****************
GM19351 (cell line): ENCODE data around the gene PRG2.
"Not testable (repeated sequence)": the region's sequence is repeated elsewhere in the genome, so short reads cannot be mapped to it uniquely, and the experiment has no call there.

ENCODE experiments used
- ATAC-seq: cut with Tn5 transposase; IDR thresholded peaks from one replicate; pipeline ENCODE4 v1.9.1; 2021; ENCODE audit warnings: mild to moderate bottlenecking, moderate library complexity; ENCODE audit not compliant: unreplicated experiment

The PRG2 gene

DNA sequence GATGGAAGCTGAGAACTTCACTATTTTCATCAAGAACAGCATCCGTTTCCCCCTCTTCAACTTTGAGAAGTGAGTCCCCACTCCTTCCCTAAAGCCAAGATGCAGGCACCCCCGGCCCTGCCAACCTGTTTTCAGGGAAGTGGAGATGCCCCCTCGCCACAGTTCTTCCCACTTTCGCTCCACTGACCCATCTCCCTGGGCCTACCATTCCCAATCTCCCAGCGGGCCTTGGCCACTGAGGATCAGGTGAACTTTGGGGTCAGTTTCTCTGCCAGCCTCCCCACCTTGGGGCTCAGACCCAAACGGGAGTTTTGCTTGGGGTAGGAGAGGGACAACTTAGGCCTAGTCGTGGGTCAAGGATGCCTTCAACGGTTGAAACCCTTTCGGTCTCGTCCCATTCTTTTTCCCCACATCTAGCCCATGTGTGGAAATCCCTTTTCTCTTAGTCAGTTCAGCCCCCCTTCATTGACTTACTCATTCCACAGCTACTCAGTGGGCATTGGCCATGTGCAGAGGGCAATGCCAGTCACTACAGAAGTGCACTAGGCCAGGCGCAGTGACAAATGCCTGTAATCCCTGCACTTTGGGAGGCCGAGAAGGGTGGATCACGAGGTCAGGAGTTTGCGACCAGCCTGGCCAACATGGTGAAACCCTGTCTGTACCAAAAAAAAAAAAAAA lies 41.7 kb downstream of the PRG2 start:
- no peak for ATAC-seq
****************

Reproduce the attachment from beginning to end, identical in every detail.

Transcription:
GM19351 (cell line): ENCODE data around the gene PRG2.
"Not testable (repeated sequence)": the region's sequence is repeated elsewhere in the genome, so short reads cannot be mapped to it uniquely, and the experiment has no call there.

ENCODE experiments used
- ATAC-seq: cut with Tn5 transposase; IDR thresholded peaks from one replicate; pipeline ENCODE4 v1.9.1; 2021; ENCODE audit warnings: mild to moderate bottlenecking, moderate library complexity; ENCODE audit not compliant: unreplicated experiment

The PRG2 gene

DNA sequence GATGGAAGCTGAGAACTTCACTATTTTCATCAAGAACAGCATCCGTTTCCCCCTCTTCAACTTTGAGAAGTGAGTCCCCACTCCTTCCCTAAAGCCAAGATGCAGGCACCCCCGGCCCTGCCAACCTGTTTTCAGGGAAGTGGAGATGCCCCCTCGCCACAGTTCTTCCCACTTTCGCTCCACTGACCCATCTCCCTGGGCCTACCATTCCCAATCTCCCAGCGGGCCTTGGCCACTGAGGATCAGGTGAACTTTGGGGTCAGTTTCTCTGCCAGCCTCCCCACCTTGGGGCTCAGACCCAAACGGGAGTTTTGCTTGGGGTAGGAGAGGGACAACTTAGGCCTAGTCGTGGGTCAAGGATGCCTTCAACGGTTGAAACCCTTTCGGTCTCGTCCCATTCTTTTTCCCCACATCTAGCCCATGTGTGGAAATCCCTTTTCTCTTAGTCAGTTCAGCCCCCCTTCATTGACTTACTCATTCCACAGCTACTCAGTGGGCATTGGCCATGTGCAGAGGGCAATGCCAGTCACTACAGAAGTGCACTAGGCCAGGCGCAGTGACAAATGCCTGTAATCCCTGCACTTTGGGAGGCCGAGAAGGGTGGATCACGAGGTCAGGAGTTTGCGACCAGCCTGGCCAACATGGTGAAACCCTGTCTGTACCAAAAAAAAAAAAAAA lies 41.7 kb downstream of the PRG2 start:
- no peak for ATAC-seq